BRYN MAWR REVIEW OF COMPARATIVE LITERATURE

Volume 1, Number 1 (Summer 1999)

Ronald Paulson, Don Quixote in England: The Aesthetics of Laughter.

Baltimore and London: Johns Hopkins University Press, 1998.
xxii + 242pp. ISBN 0801856957.

Reviewed by Peter M. Briggs
Bryn Mawr College

Mr. Paulson has written an ambitious and wide-ranging study of the reception and reputation of Cervantes' great novel in England. One small part of his effort is to reexamine the formalities of reception: when was Don Quixote translated and how well? Who provided illustrations and when? How widely was the book read and cited by other writers? How did early readers understand the characters of Quixote himself and Sancho Panza? But the far larger and more interesting tasks that Mr. Paulson has set for himself are, first, to examine the problematics of reading Don Quixote in the context of a new culture, and secondly, to assess its impact in the ongoing development of English literary culture. The central question, then, is not just how Cervantes' novel was read, but rather, how the habits of mind and patterns of imagining made available by the publication of Don Quixote were put to use -- adopted, adapted, converted, transmuted -- through a long and various succession of English writers. By the time Mr. Paulson has explored this latter question thoroughly, he has offered a surprisingly comprehensive glance into the dynamics of eighteenth-century literary culture in England.

One thing that made Don Quixote such a vital resource was Cervantes' use of "grave irony" to tease his readers into attention. Repeatedly he opposed Quixote's chivalric fantasies, ideal yet deluded, to the more down-to-earth views of Sancho (views given extra credibility in England by the rise of empiricism) -- and then failed to pick between them. Moreover, there are usually onlookers puzzling over Quixote's grand gestures, who have outlooks and interests and temperaments of their own -- and again Cervantes didn't pick a side. In general, then, Don Quixote is a novel of partial views held in ironical juxtaposition, and most of the time its readers are left to sort things out. This doubt-filled method encourages multiple interpretations, of course, but Mr. Paulson urges that it also has a cumulative function: the novel can become a site for cultural contestation where different interpreters review unresolved issues in their own system of values. More specifically, Mr. Paulson argues, the currency of Don Quixote in Restoration and eighteenth-century England gave high visibility to four important contested issues: the "madness" of trusting imagination; the implicit cruelty of laughter; the problematizing of what is and is not beautiful; and the dangerous extension of ideas of madness or delusion into the area of religious doctrine.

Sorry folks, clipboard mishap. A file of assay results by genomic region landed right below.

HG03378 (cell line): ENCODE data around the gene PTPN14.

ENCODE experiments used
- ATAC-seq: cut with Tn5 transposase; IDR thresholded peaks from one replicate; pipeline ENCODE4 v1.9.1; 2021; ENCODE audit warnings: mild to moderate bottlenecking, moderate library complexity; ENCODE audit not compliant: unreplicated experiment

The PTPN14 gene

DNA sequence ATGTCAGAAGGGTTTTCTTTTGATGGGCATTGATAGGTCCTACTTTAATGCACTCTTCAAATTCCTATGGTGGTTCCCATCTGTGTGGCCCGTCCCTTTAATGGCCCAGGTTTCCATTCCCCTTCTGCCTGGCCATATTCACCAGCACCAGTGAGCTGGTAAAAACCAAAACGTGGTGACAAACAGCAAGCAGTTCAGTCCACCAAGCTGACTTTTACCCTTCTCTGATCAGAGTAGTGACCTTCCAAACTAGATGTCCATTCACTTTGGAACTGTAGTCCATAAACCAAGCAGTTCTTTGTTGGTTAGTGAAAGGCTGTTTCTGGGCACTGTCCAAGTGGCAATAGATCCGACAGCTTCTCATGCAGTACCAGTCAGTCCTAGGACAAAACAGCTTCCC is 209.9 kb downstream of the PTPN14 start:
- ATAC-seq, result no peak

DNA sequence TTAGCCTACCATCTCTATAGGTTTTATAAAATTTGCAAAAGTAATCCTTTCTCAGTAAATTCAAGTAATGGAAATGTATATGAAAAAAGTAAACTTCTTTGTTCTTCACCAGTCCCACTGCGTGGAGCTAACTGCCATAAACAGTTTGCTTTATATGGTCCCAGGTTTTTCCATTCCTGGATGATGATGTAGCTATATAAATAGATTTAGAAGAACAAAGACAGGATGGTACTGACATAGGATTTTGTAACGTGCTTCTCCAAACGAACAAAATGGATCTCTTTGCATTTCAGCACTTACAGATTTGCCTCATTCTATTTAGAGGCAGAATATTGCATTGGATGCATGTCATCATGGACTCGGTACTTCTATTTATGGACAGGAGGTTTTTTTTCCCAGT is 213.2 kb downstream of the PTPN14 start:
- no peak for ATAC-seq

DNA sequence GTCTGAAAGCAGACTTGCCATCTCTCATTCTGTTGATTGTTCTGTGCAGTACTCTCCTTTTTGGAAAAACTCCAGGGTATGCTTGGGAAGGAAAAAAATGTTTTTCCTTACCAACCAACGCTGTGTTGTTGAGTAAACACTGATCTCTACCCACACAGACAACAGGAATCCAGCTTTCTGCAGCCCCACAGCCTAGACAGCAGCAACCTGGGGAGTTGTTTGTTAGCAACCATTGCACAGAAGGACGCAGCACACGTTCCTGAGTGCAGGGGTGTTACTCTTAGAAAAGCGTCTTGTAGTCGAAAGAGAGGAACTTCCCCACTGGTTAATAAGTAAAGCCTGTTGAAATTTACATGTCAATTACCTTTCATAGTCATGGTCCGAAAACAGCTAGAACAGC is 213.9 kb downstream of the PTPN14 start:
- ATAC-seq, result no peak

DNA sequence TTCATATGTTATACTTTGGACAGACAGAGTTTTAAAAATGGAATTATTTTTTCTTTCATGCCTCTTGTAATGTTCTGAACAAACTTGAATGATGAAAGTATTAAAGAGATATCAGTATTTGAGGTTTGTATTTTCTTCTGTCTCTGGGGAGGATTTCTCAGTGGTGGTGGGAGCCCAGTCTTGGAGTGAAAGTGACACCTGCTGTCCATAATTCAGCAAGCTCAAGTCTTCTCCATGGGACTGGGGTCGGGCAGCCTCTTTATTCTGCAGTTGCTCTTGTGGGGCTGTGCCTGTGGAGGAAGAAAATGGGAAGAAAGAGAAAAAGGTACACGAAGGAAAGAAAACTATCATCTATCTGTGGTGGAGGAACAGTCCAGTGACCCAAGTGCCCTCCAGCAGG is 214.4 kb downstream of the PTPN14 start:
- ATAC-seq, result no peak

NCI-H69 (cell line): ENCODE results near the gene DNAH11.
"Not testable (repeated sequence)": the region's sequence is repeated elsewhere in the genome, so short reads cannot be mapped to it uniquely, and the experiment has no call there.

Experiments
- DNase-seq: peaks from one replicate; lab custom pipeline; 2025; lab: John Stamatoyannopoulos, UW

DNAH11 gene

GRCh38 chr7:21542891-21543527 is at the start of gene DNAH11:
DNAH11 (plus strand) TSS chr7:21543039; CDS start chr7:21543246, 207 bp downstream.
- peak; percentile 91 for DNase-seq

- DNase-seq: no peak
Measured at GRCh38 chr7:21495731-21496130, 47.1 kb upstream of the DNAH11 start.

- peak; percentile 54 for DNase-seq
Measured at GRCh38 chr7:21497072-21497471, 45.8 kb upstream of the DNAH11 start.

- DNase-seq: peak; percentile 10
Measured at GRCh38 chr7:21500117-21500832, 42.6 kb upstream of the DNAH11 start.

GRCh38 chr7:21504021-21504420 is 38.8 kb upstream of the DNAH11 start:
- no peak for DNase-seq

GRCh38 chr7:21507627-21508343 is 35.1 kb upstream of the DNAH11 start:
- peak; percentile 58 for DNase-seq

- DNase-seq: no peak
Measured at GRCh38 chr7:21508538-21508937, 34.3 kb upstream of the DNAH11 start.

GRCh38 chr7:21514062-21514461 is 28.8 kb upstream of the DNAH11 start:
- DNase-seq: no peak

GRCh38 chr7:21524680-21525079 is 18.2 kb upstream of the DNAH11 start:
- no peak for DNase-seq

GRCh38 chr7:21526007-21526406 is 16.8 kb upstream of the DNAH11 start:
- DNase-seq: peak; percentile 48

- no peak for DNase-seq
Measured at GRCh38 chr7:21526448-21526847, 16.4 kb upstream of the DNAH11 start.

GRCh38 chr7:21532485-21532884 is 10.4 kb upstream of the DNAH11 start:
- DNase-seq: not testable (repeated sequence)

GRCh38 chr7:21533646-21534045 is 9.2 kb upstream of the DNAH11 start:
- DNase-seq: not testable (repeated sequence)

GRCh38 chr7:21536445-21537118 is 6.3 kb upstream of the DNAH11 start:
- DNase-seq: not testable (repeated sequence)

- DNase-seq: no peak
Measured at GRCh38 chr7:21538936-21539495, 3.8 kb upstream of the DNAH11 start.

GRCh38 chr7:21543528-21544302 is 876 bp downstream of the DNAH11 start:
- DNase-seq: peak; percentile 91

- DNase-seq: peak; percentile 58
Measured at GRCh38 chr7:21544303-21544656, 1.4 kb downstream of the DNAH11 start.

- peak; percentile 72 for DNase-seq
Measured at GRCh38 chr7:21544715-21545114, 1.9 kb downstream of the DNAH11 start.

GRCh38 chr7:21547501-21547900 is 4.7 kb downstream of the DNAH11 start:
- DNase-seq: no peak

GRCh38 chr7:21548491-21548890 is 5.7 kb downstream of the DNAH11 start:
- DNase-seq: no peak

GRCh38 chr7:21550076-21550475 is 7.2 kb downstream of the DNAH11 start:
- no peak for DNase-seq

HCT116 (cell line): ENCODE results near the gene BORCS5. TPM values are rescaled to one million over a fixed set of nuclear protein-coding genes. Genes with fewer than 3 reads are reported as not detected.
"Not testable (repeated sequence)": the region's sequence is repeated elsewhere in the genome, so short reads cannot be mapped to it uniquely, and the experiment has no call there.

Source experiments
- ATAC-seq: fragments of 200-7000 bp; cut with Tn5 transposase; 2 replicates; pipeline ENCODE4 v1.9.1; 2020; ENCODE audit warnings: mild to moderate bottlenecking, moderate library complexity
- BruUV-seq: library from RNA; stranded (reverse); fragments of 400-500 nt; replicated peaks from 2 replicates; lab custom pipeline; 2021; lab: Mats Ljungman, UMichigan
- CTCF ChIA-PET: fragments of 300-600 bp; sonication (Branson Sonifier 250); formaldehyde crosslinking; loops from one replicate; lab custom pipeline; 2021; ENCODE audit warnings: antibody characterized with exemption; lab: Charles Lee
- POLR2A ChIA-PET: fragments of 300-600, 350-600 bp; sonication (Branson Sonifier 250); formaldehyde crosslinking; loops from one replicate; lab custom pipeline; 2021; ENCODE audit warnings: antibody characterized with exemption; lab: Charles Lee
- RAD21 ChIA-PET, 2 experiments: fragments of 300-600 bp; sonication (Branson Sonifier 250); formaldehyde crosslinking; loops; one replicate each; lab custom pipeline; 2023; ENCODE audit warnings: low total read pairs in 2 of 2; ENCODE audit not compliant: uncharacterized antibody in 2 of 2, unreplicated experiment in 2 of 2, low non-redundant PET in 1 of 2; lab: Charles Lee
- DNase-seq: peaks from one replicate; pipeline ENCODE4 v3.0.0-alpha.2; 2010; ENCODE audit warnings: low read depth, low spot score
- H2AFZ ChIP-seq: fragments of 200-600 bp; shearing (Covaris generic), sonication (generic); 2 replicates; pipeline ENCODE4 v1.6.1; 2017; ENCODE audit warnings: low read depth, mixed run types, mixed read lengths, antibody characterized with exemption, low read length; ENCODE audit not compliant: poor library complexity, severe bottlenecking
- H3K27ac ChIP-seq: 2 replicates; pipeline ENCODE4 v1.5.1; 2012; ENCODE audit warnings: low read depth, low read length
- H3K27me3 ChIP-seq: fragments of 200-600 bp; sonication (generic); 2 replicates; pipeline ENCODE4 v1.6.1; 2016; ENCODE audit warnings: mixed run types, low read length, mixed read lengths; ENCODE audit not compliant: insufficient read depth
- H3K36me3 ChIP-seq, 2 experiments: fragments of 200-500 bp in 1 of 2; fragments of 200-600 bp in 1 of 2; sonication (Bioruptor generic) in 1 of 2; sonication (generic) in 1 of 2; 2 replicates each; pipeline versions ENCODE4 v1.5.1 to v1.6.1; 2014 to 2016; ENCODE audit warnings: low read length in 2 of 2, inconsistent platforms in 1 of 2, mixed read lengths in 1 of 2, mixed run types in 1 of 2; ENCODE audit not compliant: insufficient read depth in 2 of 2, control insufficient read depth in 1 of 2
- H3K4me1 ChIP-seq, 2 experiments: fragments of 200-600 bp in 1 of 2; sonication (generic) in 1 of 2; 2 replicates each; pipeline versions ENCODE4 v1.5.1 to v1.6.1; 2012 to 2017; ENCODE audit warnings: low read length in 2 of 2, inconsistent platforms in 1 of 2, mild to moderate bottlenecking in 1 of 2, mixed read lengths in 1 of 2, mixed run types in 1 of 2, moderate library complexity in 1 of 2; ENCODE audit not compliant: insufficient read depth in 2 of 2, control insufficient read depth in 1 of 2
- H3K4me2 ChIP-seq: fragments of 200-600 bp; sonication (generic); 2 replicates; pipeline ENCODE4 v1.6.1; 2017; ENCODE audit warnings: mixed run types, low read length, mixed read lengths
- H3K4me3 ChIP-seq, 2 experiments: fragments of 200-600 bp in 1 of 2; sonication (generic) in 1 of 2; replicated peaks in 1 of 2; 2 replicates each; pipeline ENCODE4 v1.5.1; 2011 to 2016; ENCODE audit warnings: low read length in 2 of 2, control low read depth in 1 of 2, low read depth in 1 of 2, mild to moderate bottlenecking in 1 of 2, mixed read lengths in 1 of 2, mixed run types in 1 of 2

In the opening chapter he tackles both imagination and humor. Don Quixote's chivalric projections allowed many readers to ask, how much is imagination to be trusted as an interpreter of the world? The reasons for mistrusting imagination had been laid out by Hobbes, dramatized by religious and political "enthusiasts" of various stripes, and finally given a definitive literary form by Swift; the hack narrator of A Tale of a Tub is a recognizable descendant of Don Quixote in the sense that both have imaginations made overheated and unruly by their respective readings. It was also Hobbes who had theorized that laughter sprang from a feeling of "Sudden glory" or triumph over its object -- so all laughter was by implication satirical; and once again Swift in his writings seemed to supply abundant confirmation to this view.

Joseph Addison is the hero of this section of Mr. Paulson's argument. In his Spectator essays on the "Pleasures of the Imagination" Addison offered a much more positive and aesthetic-minded account of the place of imagination in human culture: Imagination is really the enjoyment of the Novel, New, and Uncommon, and as such provides an innocent step out of "Business" without stepping into "Vice or Folly." Addison also argued the possibility of a more complex and good-natured kind of laughter, one more appreciative and more commensurate with a complicated object of humor like Don Quixote. Laughter can be disinterested, pleasurable, an expression of wonder and affection as well as amusement; laughter can reflect human responsiveness -- surprise, sympathy, and the aesthetic delight of novelty. Finally Addison contributed the figure of Sir Roger de Coverley in the Spectator papers -- again, a recognizable descendant of Quixote, with his avuncular innocence and out-of-date dress -- as a confirmation of this more genial (and Whiggish) understanding of humor.

The second chapter is a rather miscellaneous one, loosely organized around ideas of high and low burlesque as they are reflected (or sometimes conspicuously not reflected) in Don Quixote itself, in the illustrations that accompanied the English editions, in Hogarth's illustrations to Butler's Hudibras, and in Quixotic fictions stretching from Paradise Lost to The Beggar's Opera and Joseph Andrews. Mr. Paulson's range of cultural reference is very broad and many of his particular suggestions are bold and provocative (he reads Paradise Lost as constituting simultaneously a burlesque of the Aeneid and a tragic version of Don Quixote), but some of the connections between the different segments of his argument seem tenuous or perhaps just insufficiently explained.